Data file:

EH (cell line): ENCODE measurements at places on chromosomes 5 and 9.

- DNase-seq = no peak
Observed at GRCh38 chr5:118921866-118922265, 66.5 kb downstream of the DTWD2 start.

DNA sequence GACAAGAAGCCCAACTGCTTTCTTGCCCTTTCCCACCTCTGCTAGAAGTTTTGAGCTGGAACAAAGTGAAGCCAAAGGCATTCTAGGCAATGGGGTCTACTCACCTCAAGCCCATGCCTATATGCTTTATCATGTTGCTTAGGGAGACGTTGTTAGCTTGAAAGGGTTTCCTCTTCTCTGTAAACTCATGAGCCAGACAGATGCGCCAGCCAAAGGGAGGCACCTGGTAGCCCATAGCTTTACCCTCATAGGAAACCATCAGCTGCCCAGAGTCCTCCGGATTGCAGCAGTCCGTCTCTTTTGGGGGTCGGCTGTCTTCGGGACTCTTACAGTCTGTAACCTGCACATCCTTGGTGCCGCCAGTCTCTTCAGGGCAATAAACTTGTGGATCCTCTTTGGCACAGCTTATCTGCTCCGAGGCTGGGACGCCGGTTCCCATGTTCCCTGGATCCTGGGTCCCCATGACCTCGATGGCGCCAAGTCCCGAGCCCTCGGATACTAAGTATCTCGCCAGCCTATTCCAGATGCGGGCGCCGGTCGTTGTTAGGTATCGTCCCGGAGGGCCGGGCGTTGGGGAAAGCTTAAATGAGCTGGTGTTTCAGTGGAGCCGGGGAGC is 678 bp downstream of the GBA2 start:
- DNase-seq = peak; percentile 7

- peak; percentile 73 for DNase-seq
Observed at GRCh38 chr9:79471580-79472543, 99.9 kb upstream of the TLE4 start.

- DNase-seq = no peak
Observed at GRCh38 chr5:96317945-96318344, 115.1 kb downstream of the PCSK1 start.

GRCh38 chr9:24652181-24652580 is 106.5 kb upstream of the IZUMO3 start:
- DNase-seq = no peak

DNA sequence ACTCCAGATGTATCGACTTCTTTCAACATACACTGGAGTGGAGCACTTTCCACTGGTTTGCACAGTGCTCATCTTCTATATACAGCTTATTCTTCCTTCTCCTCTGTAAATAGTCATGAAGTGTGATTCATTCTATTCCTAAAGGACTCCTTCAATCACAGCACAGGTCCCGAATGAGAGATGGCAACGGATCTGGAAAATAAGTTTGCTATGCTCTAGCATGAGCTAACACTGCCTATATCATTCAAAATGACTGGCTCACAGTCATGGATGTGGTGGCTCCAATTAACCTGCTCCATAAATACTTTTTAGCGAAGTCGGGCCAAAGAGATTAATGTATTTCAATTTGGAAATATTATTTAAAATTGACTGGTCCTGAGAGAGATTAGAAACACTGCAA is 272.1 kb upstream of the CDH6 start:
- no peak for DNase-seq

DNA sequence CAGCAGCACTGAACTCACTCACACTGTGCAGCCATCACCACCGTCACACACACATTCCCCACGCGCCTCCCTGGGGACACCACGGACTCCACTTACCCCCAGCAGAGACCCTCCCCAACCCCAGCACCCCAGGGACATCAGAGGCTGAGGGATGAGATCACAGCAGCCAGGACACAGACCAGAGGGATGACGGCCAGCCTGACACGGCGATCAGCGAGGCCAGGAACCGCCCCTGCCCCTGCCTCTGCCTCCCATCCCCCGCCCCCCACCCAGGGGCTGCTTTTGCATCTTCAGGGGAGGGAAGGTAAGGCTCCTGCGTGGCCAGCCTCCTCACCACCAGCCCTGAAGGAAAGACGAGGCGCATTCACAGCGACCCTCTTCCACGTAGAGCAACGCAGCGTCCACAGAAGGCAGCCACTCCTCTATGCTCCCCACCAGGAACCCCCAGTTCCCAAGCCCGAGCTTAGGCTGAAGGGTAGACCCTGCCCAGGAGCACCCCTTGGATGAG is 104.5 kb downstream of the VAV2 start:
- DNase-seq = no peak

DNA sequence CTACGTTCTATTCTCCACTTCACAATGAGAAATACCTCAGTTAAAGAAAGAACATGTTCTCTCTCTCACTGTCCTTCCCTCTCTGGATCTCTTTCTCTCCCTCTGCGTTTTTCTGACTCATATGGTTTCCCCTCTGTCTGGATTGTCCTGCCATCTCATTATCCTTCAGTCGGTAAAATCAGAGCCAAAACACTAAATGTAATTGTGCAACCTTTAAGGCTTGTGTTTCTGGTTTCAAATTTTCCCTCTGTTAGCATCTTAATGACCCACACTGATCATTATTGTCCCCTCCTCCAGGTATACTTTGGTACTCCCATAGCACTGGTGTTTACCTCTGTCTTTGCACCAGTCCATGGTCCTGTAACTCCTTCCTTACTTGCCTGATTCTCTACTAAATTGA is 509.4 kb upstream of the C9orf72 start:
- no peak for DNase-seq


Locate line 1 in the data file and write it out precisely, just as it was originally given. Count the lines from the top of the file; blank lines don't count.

EH (cell line): ENCODE measurements at places on chromosomes 5 and 9.